If you wonder why people might like to investigate CQM rather than a more mainstream question in quantum information theory, we should first acknowledge that there are other lines of research in quantum information theory which are not exactly directed towards meaningful impact on anyone else. If we are happy for people to do research into such things as approaches to quantum computation involving physical phenomena which no-one has yet exhibited in the lab [arXiv:1701.05052] or approaches to error correction on closed d-dimensional manifolds for d>2 [arXiv:1503.02065], we should be equally happy to admit other lines of investigation which is somewhat divorced from the mainstream. The justification in each case is the same: that while the arc of theory is long, it bends towards application, and things which are investigated for purely theoretical reasons have a way of yielding practical fruits.

The use of CQM

On that note: one view of the purpose of paying attention to foundations is to get the sort of insight necessary to solve problems more easily. Does CQM provide that insight?

I think that it is only very recently that the proponents of CQM have seriously considered the question of whether the insights it provides, allow one to obtain new results in subjects which are more in the mainstream of quantum information theory. This is again because the main motivation are the foundations, but recent work has started to develop on the theme of payoffs in the wider field.

There are at least two results which I can point to, which represent ways in which the CQM community has developed results which I would judge to be broadly relevant to the interests of the quantum information community, and in which the results are entirely new:

  • Novel techniques for constructing unitary error bases and Hadamard matrices (e.g. [arXiv:1504.02715, arXiv:1609.07775]. These appeared to be of enough interest to the quantum information community that these results were presented as talks in QIP 2016 and 2017 respectively.
  • A well-thought out and clear definition of a quantum graph, which recovers the definition of a noncommutative graph from [arXiv:1002.2514] in such a way that makes the relationship to 'classical' graphs clear, allows them to connect to higher algebra, and obtain (Corollary 5.6) a result on the asymptotic density of pairs of graphs for which there is a quantum advantage in pseudo-telepathy games.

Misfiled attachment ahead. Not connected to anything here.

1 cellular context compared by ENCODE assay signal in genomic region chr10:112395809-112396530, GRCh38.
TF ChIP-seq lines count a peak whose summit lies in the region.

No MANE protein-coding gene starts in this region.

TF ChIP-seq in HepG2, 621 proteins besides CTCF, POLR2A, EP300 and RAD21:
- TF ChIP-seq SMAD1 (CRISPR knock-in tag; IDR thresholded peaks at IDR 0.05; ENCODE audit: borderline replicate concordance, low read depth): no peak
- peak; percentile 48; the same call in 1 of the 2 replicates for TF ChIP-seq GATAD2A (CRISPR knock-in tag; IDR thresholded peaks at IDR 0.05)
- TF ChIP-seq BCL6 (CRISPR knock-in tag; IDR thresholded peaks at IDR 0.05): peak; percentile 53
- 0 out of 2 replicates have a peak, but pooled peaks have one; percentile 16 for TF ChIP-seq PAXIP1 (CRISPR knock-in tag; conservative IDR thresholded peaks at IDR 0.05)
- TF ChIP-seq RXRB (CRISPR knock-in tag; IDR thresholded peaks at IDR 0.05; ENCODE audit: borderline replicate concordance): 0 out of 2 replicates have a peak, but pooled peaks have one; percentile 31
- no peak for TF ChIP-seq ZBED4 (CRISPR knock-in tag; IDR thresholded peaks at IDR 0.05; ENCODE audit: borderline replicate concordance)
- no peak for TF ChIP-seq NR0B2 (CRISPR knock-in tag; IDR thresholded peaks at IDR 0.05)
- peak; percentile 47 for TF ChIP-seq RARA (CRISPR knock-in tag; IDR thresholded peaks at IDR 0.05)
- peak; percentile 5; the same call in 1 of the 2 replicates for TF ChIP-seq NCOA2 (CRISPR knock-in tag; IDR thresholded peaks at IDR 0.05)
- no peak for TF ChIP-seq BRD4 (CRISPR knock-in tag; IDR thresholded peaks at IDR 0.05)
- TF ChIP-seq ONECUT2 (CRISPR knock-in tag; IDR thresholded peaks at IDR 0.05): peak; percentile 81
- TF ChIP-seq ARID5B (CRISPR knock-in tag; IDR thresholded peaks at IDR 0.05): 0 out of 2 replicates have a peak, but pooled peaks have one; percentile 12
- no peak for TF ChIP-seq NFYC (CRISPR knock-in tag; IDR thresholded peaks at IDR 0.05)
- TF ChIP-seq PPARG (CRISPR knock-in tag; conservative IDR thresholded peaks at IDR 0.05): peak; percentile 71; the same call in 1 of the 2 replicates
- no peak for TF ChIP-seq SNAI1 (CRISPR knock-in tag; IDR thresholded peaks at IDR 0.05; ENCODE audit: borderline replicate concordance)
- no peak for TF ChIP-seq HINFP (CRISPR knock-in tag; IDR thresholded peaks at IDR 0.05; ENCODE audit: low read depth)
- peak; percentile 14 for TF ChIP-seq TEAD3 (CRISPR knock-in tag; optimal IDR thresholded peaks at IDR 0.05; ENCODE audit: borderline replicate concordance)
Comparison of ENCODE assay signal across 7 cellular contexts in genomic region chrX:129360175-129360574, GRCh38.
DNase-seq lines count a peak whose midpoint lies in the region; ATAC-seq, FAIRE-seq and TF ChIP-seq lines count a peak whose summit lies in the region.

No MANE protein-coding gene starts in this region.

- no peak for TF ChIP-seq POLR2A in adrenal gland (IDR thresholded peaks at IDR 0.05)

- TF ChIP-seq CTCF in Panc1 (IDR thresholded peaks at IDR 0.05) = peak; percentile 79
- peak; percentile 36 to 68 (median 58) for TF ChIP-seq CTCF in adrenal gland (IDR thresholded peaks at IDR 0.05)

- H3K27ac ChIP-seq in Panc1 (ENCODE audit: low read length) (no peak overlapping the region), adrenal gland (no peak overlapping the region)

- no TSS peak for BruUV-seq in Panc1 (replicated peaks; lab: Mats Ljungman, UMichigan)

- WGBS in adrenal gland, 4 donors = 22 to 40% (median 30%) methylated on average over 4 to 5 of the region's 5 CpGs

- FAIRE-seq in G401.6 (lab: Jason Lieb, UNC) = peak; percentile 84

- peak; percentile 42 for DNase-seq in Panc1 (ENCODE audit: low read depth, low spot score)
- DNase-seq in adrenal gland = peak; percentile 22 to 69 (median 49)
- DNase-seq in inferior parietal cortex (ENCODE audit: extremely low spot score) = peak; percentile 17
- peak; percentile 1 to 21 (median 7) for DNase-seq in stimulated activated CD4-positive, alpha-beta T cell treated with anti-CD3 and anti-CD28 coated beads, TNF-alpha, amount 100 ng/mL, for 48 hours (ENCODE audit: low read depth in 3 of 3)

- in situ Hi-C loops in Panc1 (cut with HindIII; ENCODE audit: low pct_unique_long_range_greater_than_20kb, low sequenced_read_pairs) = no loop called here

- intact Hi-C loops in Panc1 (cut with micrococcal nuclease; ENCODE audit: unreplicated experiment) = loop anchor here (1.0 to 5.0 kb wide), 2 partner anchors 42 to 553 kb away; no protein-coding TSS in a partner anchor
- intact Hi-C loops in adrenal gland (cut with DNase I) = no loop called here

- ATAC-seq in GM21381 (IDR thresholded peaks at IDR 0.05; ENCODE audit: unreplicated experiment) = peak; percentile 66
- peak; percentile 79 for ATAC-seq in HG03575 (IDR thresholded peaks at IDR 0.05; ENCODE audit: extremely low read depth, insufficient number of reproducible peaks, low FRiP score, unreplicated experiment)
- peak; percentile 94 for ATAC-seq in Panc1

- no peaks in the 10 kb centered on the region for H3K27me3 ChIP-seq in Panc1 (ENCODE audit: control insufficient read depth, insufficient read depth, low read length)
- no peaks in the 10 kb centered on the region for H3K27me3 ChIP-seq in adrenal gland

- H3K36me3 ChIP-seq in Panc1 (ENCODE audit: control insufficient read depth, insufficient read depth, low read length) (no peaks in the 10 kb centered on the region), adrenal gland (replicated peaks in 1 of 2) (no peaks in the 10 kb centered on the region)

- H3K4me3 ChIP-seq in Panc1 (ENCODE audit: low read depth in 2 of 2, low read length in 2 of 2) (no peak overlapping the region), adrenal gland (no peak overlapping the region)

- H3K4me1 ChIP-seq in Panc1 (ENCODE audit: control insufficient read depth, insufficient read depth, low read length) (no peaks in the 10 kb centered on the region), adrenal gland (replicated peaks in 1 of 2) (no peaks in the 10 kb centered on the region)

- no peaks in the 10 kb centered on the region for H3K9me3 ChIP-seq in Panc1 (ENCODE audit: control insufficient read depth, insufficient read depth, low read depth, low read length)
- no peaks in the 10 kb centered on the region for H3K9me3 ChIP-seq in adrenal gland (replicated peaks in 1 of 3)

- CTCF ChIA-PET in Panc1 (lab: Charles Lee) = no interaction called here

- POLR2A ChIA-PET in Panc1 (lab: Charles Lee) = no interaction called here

As one should expect of abstract mathematical techniques with foundational motivations, there are also payoffs for areas of computer science which are adjacent to quantum information theory:

  • Some recent techniques for solving problems in counting complexity regarding the Holant, which are inspired by quantum computation [arXiv:1702.00767], are more specifically inspired by a particular line of investigation into CQM which involved the distinction between GHZ states and W states.

Finally, something which is not yet a result, but which seems a promising direction of research and which in principle does not require category theory to pursue:

  • One of the main products of CQM is the ZX-calculus, which one might describe as a tensor-notation which is similar to circuit notation, but which also comes equipped with a formal system for transforming equivalent diagrams to one another. There is a line of investigation into using this as a practical tool for circuit simplification, and for realising unitary circuits in particular architectures. This is based in part on the fact that ZX diagrams are a notation which allows you to reason about tensors beyond just unitary circuits, and which is therefore more flexible in principle.

Should everyone start using CQM immediately?

Probably not.

As with many things which have been devised for heterodox academic reasons, it is not necessarily the best tool for every question which one might want to ask. If you want to run numerical simulations, chances are you use C or Python as your programming language rather than SML. However, on that same note, just as programming languages developed in earnest by major software firms may in time be informed by ideas which were first developed in such a heterodox academic context, so too might some of the ideas and priorities of CQM eventually filter out to the broader community, making it less an isolated line of investigation than it may seem today.

There are also subjects for which CQM does not (yet) seem to provide a useful way of approaching, such as distance measures between different states or operations. But every mathematical tool has it's limits: I expect that I won't be using quantum channel theory any time soon to consider how to simplify unitary circuits.

There will be problems for which CQM sheds some insight, and may provide a convenient means for analysis. A few examples of such topics are provided above, and it is reasonable to suppose that more areas of application will become evident with time. For those topics where CQM is useful, one can choose whether to take the time to learn how to use the useful tool; apart from that, it's up to you whether or not you are curious enough. In this respect, it is like every other potential mathematical technique in quantum information theory.

Summary

  • If there don't seem to be many novel applications of CQM yet, it's because there aren't — because this isn't the main motivation of CQM, nor have many people studied it.
  • Its main motivations are along the lines of foundations of computer science and of physics.
  • Applications of the tools of CQM to mainstream quantum information theory do exist, and you can expect to see more as time goes on.